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MARION – Teams always strive to be playing their best basketball at the end of the season when postseason championships are on the line.
It sounds quite simple, really. Only it isn't.
That is what makes what Homestead has done over the past few weeks so remarkable. Everyone shoots to be peaking at the right time, yet few teams actually do.
As the Spartans (20-7) celebrated their first-ever regional championship Saturday night on the floor of Bill Green Athletic Arena at Marion following a 59-57 victory over Hamilton Southeastern, the common theme from Coach Chris Johnson on down to his players was how Homestead had come together to overcome challenge after challenge this season to achieve what no other Spartan team in history had done.
“They are getting it figured out, they understand it,” said Johnson about his team.
It has been a long process. The season began with off-the-court disciplinary issues as well as identifying viable options in the backcourt, particularly a player or players to replace the graduated Nick Gamble.
A season-opening loss to Huntington North had Johnson wondering what the rest of the season would consist of. Not that the defeat to the Vikings was a bad one, but because the Spartans looked so lost.
Compare that to Saturday night, where Homestead looked like a well-oiled machine on both ends of the court.
Sophomore Caleb Swanigan had another huge game with 26 points and 13 rebounds, but while 'Biggie' is the star that steals the headlines, the Spartans in the Class 4A Final Four due to the other four players on the court.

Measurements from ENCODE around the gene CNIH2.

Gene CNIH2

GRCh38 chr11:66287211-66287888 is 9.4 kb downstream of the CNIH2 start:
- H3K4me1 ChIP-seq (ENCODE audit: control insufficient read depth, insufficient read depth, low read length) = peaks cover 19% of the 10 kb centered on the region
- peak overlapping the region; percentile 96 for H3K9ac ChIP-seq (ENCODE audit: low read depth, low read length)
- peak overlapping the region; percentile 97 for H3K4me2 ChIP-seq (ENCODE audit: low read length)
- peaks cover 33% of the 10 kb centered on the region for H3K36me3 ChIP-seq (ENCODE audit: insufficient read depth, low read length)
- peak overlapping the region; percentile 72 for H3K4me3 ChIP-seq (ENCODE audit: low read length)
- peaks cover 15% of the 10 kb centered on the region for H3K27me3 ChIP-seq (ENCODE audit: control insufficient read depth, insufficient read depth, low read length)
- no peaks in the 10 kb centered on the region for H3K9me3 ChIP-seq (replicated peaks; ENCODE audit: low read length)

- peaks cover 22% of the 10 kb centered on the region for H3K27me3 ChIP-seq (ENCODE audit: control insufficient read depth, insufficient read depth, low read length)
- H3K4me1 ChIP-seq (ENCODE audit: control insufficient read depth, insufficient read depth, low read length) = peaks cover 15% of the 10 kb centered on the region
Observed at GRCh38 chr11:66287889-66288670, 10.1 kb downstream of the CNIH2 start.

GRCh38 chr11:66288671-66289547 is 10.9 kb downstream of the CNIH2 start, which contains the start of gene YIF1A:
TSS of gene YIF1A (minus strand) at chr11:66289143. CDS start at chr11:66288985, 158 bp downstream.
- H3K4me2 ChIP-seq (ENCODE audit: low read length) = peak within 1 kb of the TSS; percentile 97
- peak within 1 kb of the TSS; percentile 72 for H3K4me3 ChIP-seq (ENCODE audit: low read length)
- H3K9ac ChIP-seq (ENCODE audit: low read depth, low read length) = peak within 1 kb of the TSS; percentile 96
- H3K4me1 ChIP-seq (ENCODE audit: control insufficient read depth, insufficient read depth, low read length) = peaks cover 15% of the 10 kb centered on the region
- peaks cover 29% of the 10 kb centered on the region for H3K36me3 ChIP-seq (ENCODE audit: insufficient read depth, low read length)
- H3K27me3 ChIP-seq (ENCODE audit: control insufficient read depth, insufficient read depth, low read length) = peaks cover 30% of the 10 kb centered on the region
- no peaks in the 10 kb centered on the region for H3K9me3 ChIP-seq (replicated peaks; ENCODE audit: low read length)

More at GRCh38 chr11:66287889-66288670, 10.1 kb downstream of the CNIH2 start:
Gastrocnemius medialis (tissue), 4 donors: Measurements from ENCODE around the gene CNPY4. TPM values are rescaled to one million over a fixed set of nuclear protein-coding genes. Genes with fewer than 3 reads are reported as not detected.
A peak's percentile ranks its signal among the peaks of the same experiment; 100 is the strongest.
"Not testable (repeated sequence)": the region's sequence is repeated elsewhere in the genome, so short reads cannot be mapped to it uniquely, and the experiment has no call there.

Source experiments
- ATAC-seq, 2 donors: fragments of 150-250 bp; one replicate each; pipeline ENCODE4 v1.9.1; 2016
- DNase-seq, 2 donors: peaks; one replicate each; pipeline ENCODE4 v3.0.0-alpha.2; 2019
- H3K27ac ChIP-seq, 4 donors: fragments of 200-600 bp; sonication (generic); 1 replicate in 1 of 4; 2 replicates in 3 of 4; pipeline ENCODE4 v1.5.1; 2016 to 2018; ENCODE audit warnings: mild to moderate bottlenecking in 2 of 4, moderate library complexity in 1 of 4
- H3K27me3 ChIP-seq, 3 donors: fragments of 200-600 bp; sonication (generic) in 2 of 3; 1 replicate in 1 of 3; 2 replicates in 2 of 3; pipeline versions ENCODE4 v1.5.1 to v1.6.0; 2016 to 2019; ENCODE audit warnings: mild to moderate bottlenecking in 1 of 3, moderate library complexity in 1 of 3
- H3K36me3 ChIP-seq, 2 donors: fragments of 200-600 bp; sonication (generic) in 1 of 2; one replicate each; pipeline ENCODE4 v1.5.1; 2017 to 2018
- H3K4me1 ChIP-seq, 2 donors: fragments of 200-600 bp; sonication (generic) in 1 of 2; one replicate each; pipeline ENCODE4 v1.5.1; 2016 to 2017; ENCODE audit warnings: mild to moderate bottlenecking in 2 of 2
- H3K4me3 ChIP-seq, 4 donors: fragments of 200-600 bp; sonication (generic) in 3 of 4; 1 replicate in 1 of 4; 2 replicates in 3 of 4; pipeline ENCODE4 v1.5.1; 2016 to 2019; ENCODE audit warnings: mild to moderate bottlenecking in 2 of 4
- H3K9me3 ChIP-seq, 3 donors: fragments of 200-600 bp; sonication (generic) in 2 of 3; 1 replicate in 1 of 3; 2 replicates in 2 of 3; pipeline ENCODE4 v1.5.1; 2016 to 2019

Senior Joe Ault has become the emotional leader of the team that overall is quite young. He dropped 16 points on Hamilton Southeastern in the regional final and hit some big free throws down the stretch.
Dana Batt has been a perfect complementary player to Swanigan inside. The junior was huge when Swanigan was on the bench with four fouls by being a commanding presence in the paint when the Royals thought the lane would open with the big man on the bench.
Ryan Cotter has played within himself throughout the postseason at point guard, playing it safe and not hesitating to call a timeout when he feels he gets into a tough spot instead of trying to force a pass or shot.
Not bad for a squad that sports just two seniors.
“Being young at this point in the season doesn't matter,” Swanigan said. “It's just who is playing together.”
Homestead's defensive scheme this season has been the definition of playing together.
With so much length, the Spartans have primarily utilized a zone defense which focuses on each player defending a certain part of the court. It can only succeed if every person on the floor is on the same page.
It worked against Hamilton Southeastern (23-4) on Saturday, with the usual hot-shooting Royals having to settle from deep too much as Homestead extended that zone close to the three-point arc.
Hamilton Southeastern shot just 10-of-29 from three.
“We have just been paying attention to all the intricate details that the coaches have been throwing at us in the locker room,” Swanigan said. “It is really what has pushed us to the next level.”
Playing your best basketball in March. It is a good idea, but rarely comes to fruition.
Homestead is defying the odds.
“I think we started off (the season) a little up and down,” Ault said. “But I think that has been building blocks for tournament time when we get into these close games.
“It has helped us come the tournament and we're performing.”
Homestead will take on Lake Central (21-3) on Saturday at the Lafayette Jeff Semi-State at approximately 3:15 p.m.